by Luis Gutiérrez Galera – fotos: Philippe Chapuy
Thanks to the courageous work of a group of men and women last century, fertile land, majestic mountains and warm weather are part of the scene that about 150,000 inhabitants of Perez Zeledón have the privilege of observing almost anywhere.
The colonization of Valle del General began when then president Jose Maria Montealegre, at that time, offered a prize of 5,000 CRC (Costarican Colons) to open a route between the Central Valley and the last town to the southeast.
Cornelio Monge took up the challenge without being able to succeed, it was Pedro Calderón Ureña and his son in law Juan López who managed in 1866 the way to create a trail that would connect El General, Térraba and Boruca with the valley of El Guarco in Cartago.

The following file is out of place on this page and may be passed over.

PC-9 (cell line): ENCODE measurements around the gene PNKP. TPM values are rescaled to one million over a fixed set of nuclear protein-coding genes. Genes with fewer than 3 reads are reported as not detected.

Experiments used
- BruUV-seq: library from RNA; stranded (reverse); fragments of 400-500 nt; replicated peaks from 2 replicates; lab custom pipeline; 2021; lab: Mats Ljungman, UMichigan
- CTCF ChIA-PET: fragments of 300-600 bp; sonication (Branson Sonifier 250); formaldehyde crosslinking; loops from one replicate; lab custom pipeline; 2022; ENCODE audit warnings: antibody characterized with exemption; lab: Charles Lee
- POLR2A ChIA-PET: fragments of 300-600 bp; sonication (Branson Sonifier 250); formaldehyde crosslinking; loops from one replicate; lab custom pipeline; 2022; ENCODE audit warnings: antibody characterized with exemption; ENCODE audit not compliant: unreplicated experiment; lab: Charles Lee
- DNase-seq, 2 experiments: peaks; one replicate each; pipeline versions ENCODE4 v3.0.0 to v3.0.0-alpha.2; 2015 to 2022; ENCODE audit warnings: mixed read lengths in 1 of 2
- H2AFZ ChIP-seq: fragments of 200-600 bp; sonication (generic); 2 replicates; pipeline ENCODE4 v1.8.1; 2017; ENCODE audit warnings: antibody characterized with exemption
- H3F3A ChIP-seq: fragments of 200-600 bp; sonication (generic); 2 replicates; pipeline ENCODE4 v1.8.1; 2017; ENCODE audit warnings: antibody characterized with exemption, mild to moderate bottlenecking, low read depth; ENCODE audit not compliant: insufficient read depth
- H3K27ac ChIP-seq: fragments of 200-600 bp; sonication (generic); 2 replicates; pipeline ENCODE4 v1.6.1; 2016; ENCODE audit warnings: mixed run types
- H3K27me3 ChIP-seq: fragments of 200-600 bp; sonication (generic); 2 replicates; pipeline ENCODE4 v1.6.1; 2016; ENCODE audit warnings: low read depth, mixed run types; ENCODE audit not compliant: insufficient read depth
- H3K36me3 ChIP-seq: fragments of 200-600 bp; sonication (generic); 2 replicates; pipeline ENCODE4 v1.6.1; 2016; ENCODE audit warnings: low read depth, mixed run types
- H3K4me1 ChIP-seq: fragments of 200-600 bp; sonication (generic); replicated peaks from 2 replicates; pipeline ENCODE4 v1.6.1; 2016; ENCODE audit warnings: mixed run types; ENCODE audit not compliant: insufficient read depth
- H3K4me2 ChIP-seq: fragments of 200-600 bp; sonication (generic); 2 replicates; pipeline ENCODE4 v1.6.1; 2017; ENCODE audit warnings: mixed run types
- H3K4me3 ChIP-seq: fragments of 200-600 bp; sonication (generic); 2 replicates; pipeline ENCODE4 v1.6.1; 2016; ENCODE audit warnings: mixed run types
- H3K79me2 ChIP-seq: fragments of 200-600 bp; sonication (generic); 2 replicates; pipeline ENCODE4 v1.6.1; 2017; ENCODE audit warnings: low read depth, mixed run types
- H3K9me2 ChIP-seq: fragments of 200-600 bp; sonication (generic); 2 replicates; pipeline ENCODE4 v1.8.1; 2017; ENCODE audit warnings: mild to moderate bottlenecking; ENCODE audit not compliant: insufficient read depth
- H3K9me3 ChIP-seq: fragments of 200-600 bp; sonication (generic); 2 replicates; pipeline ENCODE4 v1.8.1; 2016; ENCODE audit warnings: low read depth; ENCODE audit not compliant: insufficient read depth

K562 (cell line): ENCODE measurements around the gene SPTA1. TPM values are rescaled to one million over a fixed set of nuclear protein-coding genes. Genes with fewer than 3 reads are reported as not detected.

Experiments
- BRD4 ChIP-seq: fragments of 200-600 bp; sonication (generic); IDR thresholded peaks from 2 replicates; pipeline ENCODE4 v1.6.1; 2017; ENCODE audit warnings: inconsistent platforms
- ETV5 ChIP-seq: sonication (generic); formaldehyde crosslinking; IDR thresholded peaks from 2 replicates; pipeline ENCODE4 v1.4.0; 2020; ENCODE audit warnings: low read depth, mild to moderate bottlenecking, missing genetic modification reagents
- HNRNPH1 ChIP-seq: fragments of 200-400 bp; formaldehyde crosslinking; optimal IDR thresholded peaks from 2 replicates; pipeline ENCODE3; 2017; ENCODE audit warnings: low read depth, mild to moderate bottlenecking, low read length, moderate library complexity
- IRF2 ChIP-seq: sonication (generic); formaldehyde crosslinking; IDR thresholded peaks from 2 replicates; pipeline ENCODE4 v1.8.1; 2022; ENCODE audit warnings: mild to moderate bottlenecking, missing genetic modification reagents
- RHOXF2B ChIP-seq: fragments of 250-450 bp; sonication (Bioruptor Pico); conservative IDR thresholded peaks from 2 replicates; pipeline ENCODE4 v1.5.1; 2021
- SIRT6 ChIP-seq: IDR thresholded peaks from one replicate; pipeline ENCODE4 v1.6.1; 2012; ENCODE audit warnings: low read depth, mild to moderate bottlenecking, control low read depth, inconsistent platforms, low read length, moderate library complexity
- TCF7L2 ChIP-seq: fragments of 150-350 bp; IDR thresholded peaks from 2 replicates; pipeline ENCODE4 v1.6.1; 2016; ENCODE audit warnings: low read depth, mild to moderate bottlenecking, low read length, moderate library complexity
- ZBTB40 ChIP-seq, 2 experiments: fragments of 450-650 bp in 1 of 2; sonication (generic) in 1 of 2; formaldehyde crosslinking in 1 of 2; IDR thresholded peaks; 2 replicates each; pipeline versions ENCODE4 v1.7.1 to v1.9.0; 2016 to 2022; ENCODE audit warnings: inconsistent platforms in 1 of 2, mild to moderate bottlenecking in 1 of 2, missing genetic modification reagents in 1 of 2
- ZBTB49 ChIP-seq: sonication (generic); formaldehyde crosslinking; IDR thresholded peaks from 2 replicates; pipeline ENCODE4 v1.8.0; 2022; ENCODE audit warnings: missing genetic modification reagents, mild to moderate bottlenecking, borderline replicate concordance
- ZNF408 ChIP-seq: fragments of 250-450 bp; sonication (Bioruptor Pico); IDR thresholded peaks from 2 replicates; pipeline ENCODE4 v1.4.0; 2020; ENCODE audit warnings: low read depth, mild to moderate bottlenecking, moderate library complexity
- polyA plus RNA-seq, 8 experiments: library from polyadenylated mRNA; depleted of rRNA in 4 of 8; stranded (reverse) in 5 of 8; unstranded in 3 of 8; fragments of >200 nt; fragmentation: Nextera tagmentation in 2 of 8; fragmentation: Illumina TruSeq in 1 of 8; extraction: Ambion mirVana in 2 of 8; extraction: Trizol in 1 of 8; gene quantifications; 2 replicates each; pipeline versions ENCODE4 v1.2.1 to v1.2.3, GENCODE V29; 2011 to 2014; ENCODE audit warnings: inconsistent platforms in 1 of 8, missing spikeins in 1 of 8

With this trail, native families of the capital “Cartago” and other areas in the Central Valley eager to colonize new lands, undertook the journey to the place that would become their new home.
Getting to Valle del General in those years was an audacity, almost a madness from those trying to travel to the current Pérez Zeledón area. The 165 kilometers separating the two sites were not the biggest problem, but facing the dreaded Cerro de la Muerte with its 3460 meters height, its glacial climate and rugged conditions, caused the death of many men and animals while in attempting to conquer it, giving it its lugubrious name.
Later on, the construction of shelters for travelers and animals in Ojo de Agua, Cerro de La Muerte and Division improved travel conditions, giving alleviation to the tired feet of new settlers who proudly managed to meet the epic conquest of Cerro de la Muerte.